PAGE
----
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Why Bellway p.l.c.’s (LON:BWY) Return On Capital Employed Is Impressive

Simply Wall St

Today we'll look at Bellway p.l.c. (LON:BWY) and reflect on its potential as an investment. To be precise, we'll consider its Return On Capital Employed (ROCE), as that will inform our view of the quality of the business.

First, we'll go over how we calculate ROCE. Second, we'll look at its ROCE compared to similar companies. Finally, we'll look at how its current liabilities affect its ROCE.

Understanding Return On Capital Employed (ROCE)

ROCE is a metric for evaluating how much pre-tax income (in percentage terms) a company earns on the capital invested in its business. In general, businesses with a higher ROCE are usually better quality. In brief, it is a useful tool, but it is not without drawbacks. Author Edwin Whiting says to be careful when comparing the ROCE of different businesses, since 'No two businesses are exactly alike.

How Do You Calculate Return On Capital Employed?

The formula for calculating the return on capital employed is:

Return on Capital Employed = Earnings Before Interest and Tax (EBIT) ÷ (Total Assets - Current Liabilities)

Or for Bellway:

0.22 = UK£675m ÷ (UK£3.9b - UK£869m) (Based on the trailing twelve months to July 2019.)

Therefore, Bellway has an ROCE of 22%.

View our latest analysis for Bellway

Does Bellway Have A Good ROCE?

One way to assess ROCE is to compare similar companies. Bellway's ROCE appears to be substantially greater than the 16% average in the Consumer Durables industry. We would consider this a positive, as it suggests it is using capital more effectively than other similar companies. Setting aside the comparison to its industry for a moment, Bellway's ROCE in absolute terms currently looks quite high.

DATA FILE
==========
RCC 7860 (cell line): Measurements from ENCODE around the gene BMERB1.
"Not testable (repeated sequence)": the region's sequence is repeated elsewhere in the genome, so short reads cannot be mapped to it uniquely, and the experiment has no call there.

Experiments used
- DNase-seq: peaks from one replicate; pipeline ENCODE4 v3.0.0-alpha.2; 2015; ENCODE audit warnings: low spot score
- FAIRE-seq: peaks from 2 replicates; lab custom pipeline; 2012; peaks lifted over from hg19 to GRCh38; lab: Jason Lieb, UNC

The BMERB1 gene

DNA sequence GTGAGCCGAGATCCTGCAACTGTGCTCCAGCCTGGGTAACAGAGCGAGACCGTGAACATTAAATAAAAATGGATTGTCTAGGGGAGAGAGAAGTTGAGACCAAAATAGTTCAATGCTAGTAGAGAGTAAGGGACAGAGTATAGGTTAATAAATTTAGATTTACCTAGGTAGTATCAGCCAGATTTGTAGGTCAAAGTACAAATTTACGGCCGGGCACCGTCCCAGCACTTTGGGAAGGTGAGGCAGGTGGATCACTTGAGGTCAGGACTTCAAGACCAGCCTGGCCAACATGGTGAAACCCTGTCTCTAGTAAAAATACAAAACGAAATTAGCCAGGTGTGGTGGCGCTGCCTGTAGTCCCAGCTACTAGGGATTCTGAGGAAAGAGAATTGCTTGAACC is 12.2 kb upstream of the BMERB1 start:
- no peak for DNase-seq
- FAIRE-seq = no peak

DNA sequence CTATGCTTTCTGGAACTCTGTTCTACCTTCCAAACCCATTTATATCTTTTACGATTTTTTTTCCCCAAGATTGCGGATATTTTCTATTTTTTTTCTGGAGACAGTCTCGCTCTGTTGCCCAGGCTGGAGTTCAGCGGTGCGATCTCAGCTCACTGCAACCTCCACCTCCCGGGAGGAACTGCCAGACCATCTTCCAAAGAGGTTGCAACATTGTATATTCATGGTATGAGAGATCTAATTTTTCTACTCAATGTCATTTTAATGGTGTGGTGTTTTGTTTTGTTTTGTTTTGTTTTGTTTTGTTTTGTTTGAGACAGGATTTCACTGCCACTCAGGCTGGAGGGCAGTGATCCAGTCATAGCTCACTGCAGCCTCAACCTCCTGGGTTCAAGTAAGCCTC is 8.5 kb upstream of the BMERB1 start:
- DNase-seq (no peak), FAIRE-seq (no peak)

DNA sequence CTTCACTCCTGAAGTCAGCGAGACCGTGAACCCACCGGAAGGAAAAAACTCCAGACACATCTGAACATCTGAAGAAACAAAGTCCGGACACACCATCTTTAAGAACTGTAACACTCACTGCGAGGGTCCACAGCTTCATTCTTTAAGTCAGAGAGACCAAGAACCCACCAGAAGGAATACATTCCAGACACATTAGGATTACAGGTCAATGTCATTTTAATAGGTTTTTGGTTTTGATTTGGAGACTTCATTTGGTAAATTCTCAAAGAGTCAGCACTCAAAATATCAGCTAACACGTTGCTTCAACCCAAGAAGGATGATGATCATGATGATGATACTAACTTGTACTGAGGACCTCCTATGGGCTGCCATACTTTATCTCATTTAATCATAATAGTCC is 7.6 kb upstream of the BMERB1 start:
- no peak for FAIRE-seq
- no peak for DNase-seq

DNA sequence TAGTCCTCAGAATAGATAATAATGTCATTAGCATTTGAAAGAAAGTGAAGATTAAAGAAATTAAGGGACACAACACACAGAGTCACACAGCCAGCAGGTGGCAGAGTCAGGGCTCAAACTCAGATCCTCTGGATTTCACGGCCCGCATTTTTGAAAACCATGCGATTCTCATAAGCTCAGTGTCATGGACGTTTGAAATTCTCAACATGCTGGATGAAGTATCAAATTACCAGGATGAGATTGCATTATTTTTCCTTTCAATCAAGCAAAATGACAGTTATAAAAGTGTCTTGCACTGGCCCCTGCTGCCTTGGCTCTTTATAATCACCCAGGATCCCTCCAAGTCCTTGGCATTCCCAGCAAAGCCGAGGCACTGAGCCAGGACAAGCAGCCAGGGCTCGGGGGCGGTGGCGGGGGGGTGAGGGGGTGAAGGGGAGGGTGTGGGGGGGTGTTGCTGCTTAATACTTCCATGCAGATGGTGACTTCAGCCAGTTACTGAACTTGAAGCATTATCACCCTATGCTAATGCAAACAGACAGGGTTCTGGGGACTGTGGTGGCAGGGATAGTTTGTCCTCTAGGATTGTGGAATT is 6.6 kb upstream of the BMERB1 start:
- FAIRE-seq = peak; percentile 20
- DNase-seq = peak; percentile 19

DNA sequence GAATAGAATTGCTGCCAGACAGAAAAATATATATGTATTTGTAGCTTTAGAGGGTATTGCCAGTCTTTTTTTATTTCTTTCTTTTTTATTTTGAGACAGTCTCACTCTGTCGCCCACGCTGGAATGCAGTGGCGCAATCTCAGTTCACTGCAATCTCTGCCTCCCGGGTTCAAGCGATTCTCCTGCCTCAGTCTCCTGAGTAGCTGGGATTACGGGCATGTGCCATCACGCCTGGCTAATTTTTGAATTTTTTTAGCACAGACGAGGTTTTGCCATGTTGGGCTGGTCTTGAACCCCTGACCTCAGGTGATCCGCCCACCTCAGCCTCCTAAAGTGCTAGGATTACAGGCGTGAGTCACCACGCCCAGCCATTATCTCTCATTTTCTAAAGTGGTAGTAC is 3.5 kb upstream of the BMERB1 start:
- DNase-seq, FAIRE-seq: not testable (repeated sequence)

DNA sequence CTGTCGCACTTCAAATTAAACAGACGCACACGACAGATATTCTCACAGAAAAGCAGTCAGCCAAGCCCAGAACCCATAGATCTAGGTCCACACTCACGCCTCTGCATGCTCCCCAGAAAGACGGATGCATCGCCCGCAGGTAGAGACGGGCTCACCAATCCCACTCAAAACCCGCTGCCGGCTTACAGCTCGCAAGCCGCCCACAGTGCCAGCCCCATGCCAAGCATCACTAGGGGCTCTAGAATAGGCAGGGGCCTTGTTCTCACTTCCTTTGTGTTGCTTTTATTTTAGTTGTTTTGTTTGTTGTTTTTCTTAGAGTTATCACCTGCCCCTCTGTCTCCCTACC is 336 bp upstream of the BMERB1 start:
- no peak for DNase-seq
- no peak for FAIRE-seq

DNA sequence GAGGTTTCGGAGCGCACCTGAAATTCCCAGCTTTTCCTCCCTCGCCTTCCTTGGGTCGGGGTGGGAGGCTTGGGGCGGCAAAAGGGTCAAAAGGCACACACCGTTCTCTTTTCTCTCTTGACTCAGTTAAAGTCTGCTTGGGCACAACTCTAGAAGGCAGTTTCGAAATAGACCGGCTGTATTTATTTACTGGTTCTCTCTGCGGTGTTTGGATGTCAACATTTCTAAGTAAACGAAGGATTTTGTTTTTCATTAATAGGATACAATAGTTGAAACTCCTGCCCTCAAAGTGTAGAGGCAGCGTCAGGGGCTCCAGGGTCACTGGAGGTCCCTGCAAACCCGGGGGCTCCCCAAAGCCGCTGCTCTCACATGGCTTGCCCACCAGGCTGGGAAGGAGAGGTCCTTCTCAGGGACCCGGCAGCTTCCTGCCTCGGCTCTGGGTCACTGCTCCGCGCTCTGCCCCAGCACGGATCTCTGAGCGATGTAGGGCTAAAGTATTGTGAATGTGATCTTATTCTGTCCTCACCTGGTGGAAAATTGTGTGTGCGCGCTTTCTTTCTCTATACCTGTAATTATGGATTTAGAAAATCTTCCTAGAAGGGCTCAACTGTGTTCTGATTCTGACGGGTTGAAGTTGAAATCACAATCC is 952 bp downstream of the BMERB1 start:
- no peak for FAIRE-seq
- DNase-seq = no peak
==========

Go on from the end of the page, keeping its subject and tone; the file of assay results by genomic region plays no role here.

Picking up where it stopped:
You can see in the image below how Bellway's ROCE compares to its industry. Click to see more on past growth.

LSE:BWY Past Revenue and Net Income, January 15th 2020

When considering ROCE, bear in mind that it reflects the past and does not necessarily predict the future. ROCE can be deceptive for cyclical businesses, as returns can look incredible in boom times, and terribly low in downturns. ROCE is only a point-in-time measure. What happens in the future is pretty important for investors, so we have prepared a free report on analyst forecasts for Bellway.

Do Bellway's Current Liabilities Skew Its ROCE?

Short term (or current) liabilities, are things like supplier invoices, overdrafts, or tax bills that need to be paid within 12 months. Due to the way ROCE is calculated, a high level of current liabilities makes a company look as though it has less capital employed, and thus can (sometimes unfairly) boost the ROCE. To counteract this, we check if a company has high current liabilities, relative to its total assets.

Bellway has total assets of UK£3.9b and current liabilities of UK£869m. As a result, its current liabilities are equal to approximately 22% of its total assets. A minimal amount of current liabilities limits the impact on ROCE.

Our Take On Bellway's ROCE

This is good to see, and with such a high ROCE, Bellway may be worth a closer look. Bellway shapes up well under this analysis, but it is far from the only business delivering excellent numbers . You might also want to check this free collection of companies delivering excellent earnings growth.

If you like to buy stocks alongside management, then you might just love this free list of companies. (Hint: insiders have been buying them).

If you spot an error that warrants correction, please contact the editor at editorial-team@simplywallst.com. This article by Simply Wall St is general in nature. It does not constitute a recommendation to buy or sell any stock, and does not take account of your objectives, or your financial situation. Simply Wall St has no position in the stocks mentioned.

We aim to bring you long-term focused research analysis driven by fundamental data. Note that our analysis may not factor in the latest price-sensitive company announcements or qualitative material. Thank you for reading.